With the completely insane international postage rate increases the last few years it’s getting harder and harder, or at least more and more expensive, to pick up import releases.  So to battle this, I try and provide our readers with as many possibly options for picking up import releases that I can.  Where’s the best place for our overseas and international readers to pick up your music?

For Japanese readers, my CD’s are sold by Pooh Yokocho, a good friend of mine, in Japanese stores and online here.  For other international sales, I believe Amazon is the best way to go.  However, I’m always willing to personally ship a hand-signed copy to anyone interested. Just email me:

Where’s the best place for fans to keep up with the latest news like upcoming shows and album releases at?

All of my news is kept up to date best on Facebook, Twitter, and at

Are there any major goals that you’re looking to accomplish in 2014?

I’m hoping to finish the new record by the end of the year, and then hopefully release it in early 2015.

What was the first song that you ever played live?  Was that with a band or solo?  When and where was that?

My first guitar performance was at a little Italian restaurant called Pitrelli’s in Mason, Ohio and I’m sure that “Reverie” was my first tune; that was my favorite at the time.  This was 2008, I was fourteen, and I was playing there twice a week for about a year’s time.  It was a fantastic start to my career.

Do you tour at all?  Do you spend a lot of time on the road?  If so, what’s life like on the road?

I’ve done some small solo touring, but nothing stretching more than a week.  Recently I’ve been on the road quite a bit with my band, PUBLIC.  Life on the road is still exciting to us, we’re still young and fresh.

Do you have any funny or interesting stories from live shows or performances that you’d like to share here with our readers?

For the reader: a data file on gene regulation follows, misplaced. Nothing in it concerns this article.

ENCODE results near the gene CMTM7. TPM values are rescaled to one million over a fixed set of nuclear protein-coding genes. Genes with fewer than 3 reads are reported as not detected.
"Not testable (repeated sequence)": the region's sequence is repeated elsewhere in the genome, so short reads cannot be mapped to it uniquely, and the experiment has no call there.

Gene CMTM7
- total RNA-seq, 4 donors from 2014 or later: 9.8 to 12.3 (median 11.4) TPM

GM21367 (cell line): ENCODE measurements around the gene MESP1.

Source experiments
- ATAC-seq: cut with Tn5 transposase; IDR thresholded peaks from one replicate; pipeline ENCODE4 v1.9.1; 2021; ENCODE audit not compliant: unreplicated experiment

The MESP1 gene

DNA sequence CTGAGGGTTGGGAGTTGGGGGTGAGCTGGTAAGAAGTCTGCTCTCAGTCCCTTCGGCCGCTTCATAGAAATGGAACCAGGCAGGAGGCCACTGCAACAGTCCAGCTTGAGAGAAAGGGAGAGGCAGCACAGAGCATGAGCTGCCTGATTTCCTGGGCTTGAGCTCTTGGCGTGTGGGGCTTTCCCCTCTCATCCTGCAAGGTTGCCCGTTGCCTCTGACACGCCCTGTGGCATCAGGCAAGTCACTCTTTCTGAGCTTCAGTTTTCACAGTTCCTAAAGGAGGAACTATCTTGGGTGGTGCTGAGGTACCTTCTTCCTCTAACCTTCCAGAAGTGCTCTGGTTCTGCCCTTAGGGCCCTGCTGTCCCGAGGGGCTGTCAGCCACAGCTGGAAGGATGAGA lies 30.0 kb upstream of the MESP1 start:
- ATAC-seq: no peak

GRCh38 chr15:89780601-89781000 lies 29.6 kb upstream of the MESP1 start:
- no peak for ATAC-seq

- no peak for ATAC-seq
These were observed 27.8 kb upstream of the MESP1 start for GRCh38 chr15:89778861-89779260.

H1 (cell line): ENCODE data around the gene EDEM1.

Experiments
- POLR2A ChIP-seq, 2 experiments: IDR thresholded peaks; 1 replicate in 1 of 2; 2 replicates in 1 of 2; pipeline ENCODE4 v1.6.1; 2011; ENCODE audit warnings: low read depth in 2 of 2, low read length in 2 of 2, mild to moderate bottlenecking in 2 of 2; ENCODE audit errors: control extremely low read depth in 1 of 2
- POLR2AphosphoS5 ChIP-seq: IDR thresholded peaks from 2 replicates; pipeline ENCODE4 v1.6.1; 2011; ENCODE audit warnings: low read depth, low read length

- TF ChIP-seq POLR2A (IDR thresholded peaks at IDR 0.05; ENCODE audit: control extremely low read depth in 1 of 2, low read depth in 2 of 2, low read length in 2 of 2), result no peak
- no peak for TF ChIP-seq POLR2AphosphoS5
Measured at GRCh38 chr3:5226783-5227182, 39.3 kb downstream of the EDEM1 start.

I once played background music for a Spaghetti-Eating Contest.  That was one of my more interesting shows.

In your dreams, who are you on tour with?

I would love to go back in time and meet Michael Hedges.  I know I would have a lot to learn from him about the guitar.

With all of the various mediums of release available to musicians today I’m always curious why they choose and prefer the various mediums that they do.  Do you have a preferred medium of release for your own music?  What about when you’re listening to and or purchasing music?  If so, why?

Personally, I am a big fan of physical CD’s.  I love having my own copy of an album, and I can easily listen to it in my car, unlike vinyl, which is more expensive and inconvenient to use.  But most of my fans are all internet based because of my YouTube success, and so it makes sense for me to release my music digitally.  That’s definitely become the biggest market for my music.  However, I still like to give people the option of getting a physical copy.

Do you have a music collection at all?  If so can you tell us a little bit about it?

I have a very large music collection, entirely made up of physical CD’s.  There’s music from every genre and decade.  This is what keeps me pumped about being a musician, always having new influences to draw from.  Right now I’m buying a lot of great funk records from Earth Wind & Fire, Parliament, etcetera.